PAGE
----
We’re rearranging the kitchen layout a bit so that the stove has cabinetry on either side of it and so that there are outlets accessible anywhere on the countertop. Since he had to cut drywall and re-wire anyway, David is running wires for under cabinet lighting. He’s also getting rid of the very poor ceiling lights and installing can lights. I am so proud of that man. He is not afraid of hard work, but he is also not even daunted by a project he doesn’t know how to do. In the basement project when an electrician couldn’t come, he called his dad who used to do it years ago and the two of them figured it out together. He did plumbing the same way and taught himself how to drywall.
Zara is the one having a hard time with all of this. She hates noise and makes displeased noises if Adam tries to practice piano when she wants to go to sleep. The loudness of construction tools has pretty much put her over the edge. Thankfully, there was a lull this afternoon while David fished wires so she could take one long nap. If cutting drywall did her in, I’m thinking she and I might be walking the road in a stroller the day the hardwood gets installed.
People often ask, so how does this work when you remodel?
Camp didn’t have funds available to purchase the property at the time so an individual purchased it to rent to camp for now with the long term goal of having camp own it at cost. In the event that for some reason it would be sold instead of going to camp (unlikely since camp desperately needs more staff housing), the additional revenue would be donated to camp. If donations are not available for needed improvements, the owner pays for needed supplies. He is seriously one of the most unselfish, giving men I’ve ever met. David and I provide the sweat equity.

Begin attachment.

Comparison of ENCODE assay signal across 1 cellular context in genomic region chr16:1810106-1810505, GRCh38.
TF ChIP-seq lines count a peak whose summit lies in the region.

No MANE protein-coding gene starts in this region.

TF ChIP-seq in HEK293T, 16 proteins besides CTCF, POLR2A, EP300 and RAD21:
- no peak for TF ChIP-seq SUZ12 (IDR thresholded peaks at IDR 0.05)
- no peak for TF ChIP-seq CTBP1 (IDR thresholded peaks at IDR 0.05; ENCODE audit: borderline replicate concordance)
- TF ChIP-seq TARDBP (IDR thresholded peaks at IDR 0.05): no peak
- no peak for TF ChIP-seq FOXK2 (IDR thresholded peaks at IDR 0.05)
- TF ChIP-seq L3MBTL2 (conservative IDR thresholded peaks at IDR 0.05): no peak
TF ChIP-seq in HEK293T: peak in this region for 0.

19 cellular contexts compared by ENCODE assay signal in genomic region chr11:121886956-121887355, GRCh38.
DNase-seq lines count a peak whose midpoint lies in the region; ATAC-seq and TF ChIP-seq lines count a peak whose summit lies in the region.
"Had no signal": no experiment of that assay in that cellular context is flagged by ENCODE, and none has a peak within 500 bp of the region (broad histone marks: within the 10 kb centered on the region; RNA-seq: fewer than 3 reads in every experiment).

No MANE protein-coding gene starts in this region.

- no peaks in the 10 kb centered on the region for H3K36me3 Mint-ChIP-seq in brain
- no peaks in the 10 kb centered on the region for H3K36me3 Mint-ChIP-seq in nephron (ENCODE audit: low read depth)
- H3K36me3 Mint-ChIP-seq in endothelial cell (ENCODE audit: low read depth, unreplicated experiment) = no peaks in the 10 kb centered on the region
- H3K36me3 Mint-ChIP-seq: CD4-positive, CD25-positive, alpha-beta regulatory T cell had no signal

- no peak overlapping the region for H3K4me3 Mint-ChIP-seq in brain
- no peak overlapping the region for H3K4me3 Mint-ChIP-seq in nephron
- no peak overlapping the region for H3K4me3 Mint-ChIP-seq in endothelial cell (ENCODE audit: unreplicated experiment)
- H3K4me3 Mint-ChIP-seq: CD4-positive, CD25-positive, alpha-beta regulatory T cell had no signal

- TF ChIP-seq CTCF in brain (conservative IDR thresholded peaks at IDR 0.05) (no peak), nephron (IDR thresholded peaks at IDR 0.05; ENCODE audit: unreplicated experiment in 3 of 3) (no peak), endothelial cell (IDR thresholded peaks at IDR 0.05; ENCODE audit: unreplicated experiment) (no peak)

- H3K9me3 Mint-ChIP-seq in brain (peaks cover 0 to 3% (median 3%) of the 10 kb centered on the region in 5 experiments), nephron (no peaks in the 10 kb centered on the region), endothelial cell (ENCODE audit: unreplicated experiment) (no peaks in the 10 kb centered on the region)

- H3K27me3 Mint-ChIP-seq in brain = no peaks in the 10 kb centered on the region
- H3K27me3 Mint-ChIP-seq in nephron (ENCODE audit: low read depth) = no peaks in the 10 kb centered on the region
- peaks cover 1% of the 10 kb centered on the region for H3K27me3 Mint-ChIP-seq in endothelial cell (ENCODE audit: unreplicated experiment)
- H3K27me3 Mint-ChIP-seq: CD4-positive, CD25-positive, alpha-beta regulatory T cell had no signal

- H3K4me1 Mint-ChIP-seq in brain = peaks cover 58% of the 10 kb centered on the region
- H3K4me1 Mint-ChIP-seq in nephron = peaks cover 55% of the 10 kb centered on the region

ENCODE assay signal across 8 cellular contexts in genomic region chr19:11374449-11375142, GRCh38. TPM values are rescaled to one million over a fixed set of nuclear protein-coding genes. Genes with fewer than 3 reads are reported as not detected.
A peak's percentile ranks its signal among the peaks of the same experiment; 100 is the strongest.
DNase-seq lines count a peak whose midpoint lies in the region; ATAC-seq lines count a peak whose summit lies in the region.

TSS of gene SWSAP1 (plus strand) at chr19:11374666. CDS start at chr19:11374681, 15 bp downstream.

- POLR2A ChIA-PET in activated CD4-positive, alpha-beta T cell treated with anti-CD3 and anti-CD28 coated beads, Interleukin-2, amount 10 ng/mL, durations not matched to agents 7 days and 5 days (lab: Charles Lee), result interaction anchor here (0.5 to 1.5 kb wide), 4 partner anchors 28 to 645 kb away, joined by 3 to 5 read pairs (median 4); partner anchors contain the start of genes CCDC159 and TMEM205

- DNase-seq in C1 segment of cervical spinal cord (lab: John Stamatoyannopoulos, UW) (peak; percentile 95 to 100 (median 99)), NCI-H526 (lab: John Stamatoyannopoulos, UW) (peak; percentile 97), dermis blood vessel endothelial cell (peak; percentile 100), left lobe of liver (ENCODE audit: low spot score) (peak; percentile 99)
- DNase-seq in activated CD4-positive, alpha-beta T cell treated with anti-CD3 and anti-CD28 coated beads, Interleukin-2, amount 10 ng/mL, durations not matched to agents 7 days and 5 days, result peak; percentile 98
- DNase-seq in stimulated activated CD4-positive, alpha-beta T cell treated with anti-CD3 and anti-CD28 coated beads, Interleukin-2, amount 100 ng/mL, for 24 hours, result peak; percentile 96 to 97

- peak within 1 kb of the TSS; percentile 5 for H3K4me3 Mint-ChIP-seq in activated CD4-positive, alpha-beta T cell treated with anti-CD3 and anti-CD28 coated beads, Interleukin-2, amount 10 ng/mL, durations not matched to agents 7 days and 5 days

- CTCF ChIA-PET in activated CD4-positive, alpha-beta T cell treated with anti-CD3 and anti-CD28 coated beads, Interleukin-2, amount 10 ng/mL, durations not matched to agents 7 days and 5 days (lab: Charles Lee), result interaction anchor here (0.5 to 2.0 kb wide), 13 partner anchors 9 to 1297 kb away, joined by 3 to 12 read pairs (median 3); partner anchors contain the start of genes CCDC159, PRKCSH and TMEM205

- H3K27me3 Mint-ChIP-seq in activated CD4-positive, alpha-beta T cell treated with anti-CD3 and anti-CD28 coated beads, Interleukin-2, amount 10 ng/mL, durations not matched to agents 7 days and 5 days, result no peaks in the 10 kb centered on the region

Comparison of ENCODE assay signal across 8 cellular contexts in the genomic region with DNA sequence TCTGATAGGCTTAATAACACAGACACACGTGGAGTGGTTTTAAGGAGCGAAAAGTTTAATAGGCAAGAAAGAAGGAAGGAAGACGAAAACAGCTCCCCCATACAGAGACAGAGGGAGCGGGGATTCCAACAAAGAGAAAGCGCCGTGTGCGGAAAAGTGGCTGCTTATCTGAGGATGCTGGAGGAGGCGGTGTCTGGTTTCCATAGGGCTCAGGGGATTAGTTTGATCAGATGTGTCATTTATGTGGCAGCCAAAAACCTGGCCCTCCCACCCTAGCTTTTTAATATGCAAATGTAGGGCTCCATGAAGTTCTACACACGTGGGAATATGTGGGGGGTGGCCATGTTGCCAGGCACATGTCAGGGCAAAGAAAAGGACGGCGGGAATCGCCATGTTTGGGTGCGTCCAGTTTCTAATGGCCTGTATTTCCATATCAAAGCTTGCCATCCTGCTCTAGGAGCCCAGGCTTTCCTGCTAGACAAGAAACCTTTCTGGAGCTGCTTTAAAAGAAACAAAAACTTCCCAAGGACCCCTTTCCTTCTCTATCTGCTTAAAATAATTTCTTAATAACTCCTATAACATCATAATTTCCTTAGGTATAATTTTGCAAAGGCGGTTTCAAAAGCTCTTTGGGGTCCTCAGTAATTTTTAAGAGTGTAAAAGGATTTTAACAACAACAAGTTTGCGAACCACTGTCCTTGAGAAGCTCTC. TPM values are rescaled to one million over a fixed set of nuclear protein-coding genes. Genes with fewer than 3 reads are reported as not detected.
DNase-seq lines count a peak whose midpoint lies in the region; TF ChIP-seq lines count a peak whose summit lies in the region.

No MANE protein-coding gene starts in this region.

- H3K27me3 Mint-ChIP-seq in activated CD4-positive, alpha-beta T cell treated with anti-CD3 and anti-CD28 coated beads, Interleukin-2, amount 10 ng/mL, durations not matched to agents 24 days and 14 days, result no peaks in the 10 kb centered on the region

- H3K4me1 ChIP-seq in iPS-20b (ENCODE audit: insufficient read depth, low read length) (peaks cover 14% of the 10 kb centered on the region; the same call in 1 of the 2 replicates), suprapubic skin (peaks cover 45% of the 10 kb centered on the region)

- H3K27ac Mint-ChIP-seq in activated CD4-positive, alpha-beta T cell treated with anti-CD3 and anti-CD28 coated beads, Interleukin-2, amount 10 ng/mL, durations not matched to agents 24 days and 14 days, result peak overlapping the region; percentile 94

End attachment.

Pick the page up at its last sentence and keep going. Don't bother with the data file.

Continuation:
What makes you do it if you aren’t going to live here long term is usually the next question. I have no idea. Maybe it’s just in our blood by now. The truth is, we have no idea how long we’re here. I sometimes think we might get all the repairs made in time for the next person to enjoy it. Maybe we’ll live in it for a few years after that, who knows. But in the end David keeps saying, someone will benefit from this. And the truth is, why not us? Someone is going to have to live through it. It may as well be us. David is a master craftsman with wood and he doesn’t do a shabby job with the other parts of it. I think he actually likes the chance to work with his hands again.
Is it different working on something that’s not your own house?